During the late 50’s David, through mutual friends, met Sandy Mill. They worked together at Max Fry’s architectural practice in London. They lived aboard David’s small converted D Day landing craft on Cheyne Walk in Chelsea. At nights they restored David’s old 1924 Type 30 Bugatti, and climbed mountains in North Wales some weekends. David left London, Sandy returned to NZ, David rented his barge to Joan, Sandy’s paramour, and moved to work for a small practice in Edinburgh. A year later in 1960, unable to live without Joan, Sandy returned and they married in Holland as Joan’s father was Dutch. David was Sandy’s best man. Before S and J returned to NZ David said:“We should be buying a boat together and sailing her back to NZ !” Joan replied with conviction “Two’s company and three’s a crowd.”
Maya relaunched after D&S refit at Berthon's
In 1964, half way round the world on his travels, David married Jennifer who hailed from Masterton, NZ, Sandy Mill also being his best man. Soon after their wedding, David and Jen took off for Latin America on their honeymoon spending nine months hitch hiking through Peru, Chile, Bolivia, Argentina, and Brazil where they ran out of cash and were forced to find work to replenish funds. Once they reached Sao Paulo, Jen soon secured a nursing position whilst David landed a job as the architect for Noreno, a Norwegian construction company. Whilst working in Brazil David often sailed with a Dutch friend on his 40ft. yawl ‘Flamingo’, a sister ship of the famous Olin Stevens ‘Finestere’. He participated in many ocean races off the Atlantic coast between Santos and Rio de Janeiro. After four years with Noreno he resigned and started his own private practice. They ended up staying in Brazil for six years. With two small daughters, a third child on the way, plus some money in a Swiss Bank, it was time to move on. They took a ship to the UK.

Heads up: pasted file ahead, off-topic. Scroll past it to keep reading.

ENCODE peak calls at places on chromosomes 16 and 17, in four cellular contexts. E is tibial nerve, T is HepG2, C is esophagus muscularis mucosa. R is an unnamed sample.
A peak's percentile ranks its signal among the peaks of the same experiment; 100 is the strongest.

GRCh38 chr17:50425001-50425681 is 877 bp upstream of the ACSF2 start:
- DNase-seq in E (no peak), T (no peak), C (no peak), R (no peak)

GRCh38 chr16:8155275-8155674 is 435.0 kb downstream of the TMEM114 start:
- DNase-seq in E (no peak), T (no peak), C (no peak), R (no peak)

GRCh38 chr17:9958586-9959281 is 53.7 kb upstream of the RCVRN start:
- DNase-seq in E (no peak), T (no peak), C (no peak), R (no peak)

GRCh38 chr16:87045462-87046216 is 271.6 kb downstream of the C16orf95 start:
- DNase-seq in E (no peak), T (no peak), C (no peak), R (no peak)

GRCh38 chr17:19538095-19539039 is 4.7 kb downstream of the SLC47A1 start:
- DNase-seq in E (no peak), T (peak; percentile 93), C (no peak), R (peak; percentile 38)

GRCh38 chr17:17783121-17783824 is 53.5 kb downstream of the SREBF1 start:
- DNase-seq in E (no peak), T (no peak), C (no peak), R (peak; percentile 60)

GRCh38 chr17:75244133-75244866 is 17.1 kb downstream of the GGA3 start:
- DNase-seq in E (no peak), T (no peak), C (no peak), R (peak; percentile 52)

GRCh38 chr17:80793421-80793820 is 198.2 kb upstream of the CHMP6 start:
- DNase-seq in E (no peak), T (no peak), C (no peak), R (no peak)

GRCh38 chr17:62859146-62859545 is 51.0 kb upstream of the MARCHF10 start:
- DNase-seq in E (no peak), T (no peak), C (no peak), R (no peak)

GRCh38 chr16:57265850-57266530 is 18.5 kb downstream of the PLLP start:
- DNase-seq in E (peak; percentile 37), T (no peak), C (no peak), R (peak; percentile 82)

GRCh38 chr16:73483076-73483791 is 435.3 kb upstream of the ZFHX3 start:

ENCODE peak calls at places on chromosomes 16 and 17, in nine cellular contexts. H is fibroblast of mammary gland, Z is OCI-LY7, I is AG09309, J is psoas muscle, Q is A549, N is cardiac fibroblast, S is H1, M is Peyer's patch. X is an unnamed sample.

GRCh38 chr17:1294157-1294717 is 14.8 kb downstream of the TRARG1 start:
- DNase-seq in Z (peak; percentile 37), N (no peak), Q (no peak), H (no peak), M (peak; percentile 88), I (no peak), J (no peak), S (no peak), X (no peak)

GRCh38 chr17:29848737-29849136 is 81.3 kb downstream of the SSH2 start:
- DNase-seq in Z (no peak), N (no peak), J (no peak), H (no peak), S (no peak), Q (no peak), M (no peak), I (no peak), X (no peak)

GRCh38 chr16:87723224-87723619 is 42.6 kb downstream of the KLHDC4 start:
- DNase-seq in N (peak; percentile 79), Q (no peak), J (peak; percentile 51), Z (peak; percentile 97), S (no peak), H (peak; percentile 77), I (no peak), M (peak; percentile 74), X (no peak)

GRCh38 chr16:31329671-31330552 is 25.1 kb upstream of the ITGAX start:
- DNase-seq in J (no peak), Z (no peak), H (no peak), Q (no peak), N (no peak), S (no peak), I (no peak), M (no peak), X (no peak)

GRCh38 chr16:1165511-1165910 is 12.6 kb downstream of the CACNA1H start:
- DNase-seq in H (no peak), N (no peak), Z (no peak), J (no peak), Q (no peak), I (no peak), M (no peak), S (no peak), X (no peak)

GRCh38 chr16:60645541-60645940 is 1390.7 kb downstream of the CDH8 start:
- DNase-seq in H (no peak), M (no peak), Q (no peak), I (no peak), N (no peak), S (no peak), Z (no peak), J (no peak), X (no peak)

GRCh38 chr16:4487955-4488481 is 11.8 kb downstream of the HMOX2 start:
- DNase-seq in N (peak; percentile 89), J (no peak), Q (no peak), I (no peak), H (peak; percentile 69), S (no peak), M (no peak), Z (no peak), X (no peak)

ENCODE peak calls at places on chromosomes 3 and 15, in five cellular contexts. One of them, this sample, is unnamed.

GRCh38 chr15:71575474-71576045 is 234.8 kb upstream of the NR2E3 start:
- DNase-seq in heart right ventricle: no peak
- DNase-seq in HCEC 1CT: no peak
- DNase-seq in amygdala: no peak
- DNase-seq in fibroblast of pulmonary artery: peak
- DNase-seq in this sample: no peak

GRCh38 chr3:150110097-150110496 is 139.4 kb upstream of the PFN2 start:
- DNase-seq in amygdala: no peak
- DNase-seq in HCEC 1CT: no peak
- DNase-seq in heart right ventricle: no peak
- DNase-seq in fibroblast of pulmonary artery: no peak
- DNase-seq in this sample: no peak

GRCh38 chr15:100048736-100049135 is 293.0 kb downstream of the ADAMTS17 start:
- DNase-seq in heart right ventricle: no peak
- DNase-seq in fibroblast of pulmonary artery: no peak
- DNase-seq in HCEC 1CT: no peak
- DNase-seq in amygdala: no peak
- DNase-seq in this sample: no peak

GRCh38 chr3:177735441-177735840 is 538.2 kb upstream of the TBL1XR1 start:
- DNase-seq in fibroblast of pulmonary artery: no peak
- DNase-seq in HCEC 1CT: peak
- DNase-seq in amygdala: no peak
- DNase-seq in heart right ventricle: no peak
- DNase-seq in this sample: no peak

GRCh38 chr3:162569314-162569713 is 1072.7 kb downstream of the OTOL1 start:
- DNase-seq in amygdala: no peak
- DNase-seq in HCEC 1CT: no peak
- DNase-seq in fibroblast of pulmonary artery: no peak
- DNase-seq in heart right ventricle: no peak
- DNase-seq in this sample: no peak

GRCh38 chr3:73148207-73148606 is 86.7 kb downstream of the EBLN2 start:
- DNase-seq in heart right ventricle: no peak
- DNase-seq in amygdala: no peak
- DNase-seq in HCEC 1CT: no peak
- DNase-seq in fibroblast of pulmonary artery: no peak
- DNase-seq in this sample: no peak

At work in Berthon's Yard
Contact was re-established between the Mill’s and the Armstrong’s, the time was now right for them to realise their ambitious dream, but now both families had children of their own. The Mills arrived in London a few days after Barclay was born. Now there were ten! At auction they bought an old BBC Commer van and scoured the country searching for a suitable craft. From Brokers and the Yachting Press they gathered information on many possible options, physically inspecting at least thirty craft. They covered many miles in their search, driving from the South Coast to Scotland and back before settling on MAYA, a handsome ketch lying at a marina in Lymington, then owned by John Russell, a flag officer of the RYS. Once John Tew, their Surveyor with his old cavalry sword, declared Maya sound, their offer of £8,500 was accepted and exciting prospects exploded. Now they really had to roll up their sleeves. They rented the top floor of an old Manor house near Lymington, sent the older children to school, Sandy and David got stuck into altering Maya’s interior to accommodate ten souls (two couples with six children) Only using their own hand tools, Berthon’s kindly allowed them to do this refit in their shed provided D and S did not use any of the yards equipment! Lists with lists of lists were made and ticked off one by one. A new pram dinghy, an excellent Gunning self steering gear, a new mizzen staysail, a new stove, a Sestral Moore compass and an outboard motor were purchased, plus much else besides, and so on and on it went.
Kate and Daniel with Whale shark alongside Maya's bow
Around Christmas, after the lion’s share of the work was completed, they took a cold shake down cruise across La Manche to Cherbourg and the Channel Islands. They were delighted with all aspects of the boat and her admirable sea kindliness. They decided to postpone their immediate departure to allow more time and make full use of the Carribean hurricane free season. Both Sandy and David returned briefly to their architectural profession to help pay the bills. Then sailing westwards down the south coast their voyage really started when they left The Helford River, Cornwall in May 1972.